The first cup of coffee is an essential part of the morning routine for many of us. That's why so many people spend a big part of their daily commutes waiting in lines 40 people deep at their local Starbucks, just waiting to get their coffee, get to work, and get on with their day. Now Starbucks is trying out a new system to see if they can make those lines move faster, by not accepting cash entirely at one of their stores as part of a new cashless pilot program.
According to Food Drink & Franchise, Starbucks is going cashless at one of its biggest Seattle stores. As of last Tuesday, the Starbucks in the Russell Investment Center in Seattle no longer accepts cash at all — just credit cards and phone payments. Customers can still leave tips in cash, though.
Interestingly enough, Starbucks didn't even put up signs informing customers that the location wouldn't be accepting cash anymore. They're reportedly relying on baristas to explain the situation to customers.
A lot of Starbucks customers already don't use cash for their coffee purchases. Many busy adults use credit or debit cards, and Starbucks' mobile phone payment system has been growing a lot recently. In the last quarter of 2017, 36 percent of Starbucks' total transactions in the U.S. were paid with phones, not cash or even credit cards. And that's expected to grow.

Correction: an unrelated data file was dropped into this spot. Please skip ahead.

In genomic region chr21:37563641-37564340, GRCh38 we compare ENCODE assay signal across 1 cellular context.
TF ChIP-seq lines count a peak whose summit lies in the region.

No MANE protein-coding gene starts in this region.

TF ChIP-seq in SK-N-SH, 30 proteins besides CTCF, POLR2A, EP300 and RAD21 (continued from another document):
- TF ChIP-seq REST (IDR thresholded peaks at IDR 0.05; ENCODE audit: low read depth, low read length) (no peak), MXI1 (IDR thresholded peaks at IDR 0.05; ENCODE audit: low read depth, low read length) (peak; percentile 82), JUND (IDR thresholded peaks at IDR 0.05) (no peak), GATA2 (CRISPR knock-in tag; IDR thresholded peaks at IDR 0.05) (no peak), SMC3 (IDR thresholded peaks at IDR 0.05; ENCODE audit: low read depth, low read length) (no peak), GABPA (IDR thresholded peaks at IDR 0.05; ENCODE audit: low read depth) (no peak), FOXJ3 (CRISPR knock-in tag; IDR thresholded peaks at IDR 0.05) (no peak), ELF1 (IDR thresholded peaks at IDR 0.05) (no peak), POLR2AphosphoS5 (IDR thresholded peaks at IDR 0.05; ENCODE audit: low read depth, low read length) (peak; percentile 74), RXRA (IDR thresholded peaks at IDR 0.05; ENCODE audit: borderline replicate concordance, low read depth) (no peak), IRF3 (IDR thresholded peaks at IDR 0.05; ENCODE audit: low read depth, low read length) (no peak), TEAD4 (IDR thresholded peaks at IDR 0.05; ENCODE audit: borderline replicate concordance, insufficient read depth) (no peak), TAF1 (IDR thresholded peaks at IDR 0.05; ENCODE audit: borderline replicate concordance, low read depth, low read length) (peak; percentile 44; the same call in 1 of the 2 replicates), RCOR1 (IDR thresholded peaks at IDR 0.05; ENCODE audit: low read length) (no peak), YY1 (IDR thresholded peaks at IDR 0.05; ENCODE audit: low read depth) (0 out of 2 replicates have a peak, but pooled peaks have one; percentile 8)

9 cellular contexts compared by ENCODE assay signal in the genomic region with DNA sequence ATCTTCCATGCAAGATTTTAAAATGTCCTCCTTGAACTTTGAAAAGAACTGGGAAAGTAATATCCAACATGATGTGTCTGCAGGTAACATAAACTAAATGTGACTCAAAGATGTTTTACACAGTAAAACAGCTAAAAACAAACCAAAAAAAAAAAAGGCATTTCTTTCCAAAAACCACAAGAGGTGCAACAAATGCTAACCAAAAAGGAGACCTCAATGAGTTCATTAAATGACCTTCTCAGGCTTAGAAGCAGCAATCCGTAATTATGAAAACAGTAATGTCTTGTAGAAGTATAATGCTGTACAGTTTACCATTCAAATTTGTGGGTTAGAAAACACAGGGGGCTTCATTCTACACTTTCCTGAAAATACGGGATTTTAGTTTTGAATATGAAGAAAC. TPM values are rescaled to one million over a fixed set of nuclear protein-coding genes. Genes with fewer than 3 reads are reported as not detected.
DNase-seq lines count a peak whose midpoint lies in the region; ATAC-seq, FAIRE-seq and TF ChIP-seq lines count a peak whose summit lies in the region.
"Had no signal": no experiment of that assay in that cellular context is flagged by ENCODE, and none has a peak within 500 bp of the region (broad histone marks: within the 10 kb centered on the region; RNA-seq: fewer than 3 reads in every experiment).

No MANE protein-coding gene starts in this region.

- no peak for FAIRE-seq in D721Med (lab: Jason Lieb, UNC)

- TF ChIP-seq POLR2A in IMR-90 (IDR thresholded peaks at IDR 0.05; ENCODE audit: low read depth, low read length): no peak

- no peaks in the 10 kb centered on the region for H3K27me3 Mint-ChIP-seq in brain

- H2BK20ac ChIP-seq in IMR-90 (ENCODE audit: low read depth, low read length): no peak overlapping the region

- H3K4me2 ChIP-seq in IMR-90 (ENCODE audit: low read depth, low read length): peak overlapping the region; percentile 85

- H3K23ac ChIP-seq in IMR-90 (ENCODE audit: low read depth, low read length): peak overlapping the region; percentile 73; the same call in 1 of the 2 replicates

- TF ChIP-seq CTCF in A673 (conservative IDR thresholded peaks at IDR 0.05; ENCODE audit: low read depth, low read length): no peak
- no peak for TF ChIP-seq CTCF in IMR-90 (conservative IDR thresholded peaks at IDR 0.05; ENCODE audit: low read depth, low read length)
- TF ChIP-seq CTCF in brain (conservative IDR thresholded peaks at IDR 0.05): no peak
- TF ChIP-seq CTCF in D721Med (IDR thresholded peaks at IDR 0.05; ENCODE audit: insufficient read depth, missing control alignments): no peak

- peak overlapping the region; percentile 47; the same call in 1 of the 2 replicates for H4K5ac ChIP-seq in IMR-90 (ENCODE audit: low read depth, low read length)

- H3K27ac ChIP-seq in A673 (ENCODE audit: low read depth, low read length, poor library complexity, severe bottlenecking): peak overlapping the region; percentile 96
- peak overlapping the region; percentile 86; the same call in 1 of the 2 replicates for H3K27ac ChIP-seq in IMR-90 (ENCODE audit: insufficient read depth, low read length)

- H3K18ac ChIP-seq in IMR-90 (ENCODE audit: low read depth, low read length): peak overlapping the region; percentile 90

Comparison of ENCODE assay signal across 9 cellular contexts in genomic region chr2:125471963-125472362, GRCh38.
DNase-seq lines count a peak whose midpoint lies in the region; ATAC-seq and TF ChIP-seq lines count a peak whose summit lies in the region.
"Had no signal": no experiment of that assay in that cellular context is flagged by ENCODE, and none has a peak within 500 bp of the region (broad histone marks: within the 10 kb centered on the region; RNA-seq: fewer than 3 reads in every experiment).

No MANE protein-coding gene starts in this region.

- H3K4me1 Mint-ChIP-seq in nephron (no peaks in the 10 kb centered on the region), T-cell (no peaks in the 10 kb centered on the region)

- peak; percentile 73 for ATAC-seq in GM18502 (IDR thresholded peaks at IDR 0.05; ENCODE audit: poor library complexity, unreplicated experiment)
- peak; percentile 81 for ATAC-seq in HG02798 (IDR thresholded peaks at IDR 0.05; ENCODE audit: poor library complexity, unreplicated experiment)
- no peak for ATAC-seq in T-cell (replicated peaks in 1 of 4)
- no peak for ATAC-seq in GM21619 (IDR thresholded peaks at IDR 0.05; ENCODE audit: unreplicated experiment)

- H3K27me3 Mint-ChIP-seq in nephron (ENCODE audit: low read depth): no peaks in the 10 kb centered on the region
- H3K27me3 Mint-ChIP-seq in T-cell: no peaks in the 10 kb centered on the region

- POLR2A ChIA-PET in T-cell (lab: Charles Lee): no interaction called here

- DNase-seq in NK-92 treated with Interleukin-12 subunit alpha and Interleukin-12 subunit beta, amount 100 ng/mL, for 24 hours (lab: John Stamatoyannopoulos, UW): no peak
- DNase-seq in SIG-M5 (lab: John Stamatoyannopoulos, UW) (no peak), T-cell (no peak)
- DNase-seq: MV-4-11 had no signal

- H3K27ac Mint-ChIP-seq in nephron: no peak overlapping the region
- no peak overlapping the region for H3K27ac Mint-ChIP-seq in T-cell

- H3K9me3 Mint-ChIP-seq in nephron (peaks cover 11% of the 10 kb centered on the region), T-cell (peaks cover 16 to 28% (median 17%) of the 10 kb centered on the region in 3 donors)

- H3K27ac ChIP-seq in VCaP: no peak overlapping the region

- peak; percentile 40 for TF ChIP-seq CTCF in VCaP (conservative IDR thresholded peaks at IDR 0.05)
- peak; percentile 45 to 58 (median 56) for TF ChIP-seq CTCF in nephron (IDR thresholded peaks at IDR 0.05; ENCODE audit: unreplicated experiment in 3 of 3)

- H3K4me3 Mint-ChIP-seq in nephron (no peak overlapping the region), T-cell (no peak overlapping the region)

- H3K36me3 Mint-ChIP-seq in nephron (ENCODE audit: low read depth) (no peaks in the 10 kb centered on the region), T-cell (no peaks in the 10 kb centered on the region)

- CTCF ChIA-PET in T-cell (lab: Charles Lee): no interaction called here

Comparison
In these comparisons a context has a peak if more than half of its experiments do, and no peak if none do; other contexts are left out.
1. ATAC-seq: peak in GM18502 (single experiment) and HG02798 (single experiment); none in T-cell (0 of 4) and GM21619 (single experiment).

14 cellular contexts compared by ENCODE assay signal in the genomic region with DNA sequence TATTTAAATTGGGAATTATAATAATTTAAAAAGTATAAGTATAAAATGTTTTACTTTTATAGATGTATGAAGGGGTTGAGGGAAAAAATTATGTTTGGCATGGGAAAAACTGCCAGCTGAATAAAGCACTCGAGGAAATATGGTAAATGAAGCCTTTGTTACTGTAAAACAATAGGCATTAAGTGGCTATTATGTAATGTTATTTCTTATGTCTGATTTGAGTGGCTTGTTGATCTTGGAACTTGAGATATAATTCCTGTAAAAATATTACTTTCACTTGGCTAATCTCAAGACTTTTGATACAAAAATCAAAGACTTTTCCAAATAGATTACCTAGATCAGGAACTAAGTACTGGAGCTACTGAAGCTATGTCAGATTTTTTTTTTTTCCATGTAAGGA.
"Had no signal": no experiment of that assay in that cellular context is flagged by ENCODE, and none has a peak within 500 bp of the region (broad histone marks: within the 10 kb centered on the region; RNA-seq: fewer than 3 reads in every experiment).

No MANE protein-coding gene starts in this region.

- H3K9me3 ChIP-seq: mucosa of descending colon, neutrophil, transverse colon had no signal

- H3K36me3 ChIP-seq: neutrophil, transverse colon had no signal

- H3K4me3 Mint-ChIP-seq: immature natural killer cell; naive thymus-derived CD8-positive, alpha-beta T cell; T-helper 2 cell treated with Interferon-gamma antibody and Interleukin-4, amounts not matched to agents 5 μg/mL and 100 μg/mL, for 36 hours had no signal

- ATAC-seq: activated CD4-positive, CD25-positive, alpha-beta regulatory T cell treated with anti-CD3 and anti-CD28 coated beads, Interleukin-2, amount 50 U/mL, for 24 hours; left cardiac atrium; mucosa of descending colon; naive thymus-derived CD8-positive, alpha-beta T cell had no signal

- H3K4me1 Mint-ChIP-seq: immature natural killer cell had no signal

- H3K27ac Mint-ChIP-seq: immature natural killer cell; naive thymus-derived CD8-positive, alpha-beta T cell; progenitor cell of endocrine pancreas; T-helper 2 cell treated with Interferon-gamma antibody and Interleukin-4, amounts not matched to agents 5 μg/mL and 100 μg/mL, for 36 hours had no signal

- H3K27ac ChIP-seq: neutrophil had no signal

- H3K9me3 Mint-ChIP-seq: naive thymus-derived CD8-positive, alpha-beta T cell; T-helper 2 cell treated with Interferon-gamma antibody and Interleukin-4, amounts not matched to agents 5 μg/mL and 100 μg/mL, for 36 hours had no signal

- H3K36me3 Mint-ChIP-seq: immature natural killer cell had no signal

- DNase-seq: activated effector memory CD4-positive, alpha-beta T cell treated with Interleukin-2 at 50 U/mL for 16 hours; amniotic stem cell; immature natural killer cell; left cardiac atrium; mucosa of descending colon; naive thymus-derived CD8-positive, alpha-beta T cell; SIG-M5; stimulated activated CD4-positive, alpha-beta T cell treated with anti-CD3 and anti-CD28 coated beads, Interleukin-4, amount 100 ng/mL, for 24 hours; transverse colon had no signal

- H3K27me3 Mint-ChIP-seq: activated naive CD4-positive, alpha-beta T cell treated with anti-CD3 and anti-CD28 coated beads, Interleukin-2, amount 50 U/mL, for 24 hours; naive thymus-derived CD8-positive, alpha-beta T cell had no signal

Since fewer people are using cash anyway, Starbucks thinks going cashless could speed up transaction times during busy periods, and also free up the baristas to be making more drinks, instead of ringing up all those transactions. Starbucks also hopes going totally cashless could reduce the risk of theft and reduce the number of bank runs employees have to make.
This is a new test, and according to Payment Week, the Russell Center Starbucks was already mostly cashless anyway. Starbucks hasn't said how long the test will go on, or if it will roll out to any other stores. But it'll be interesting to see what happens in the future.
Would you mind if your Starbucks stopped accepting cash?